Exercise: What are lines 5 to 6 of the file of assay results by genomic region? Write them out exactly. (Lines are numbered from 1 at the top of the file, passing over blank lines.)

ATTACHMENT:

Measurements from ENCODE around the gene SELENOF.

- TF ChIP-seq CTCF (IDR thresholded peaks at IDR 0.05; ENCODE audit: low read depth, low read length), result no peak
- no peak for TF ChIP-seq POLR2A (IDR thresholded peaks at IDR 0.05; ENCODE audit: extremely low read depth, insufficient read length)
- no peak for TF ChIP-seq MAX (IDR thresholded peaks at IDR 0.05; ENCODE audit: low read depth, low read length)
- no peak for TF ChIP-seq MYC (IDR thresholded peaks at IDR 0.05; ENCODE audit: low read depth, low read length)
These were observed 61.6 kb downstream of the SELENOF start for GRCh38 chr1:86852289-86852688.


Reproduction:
- no peak for TF ChIP-seq MYC (IDR thresholded peaks at IDR 0.05; ENCODE audit: low read depth, low read length)
These were observed 61.6 kb downstream of the SELENOF start for GRCh38 chr1:86852289-86852688.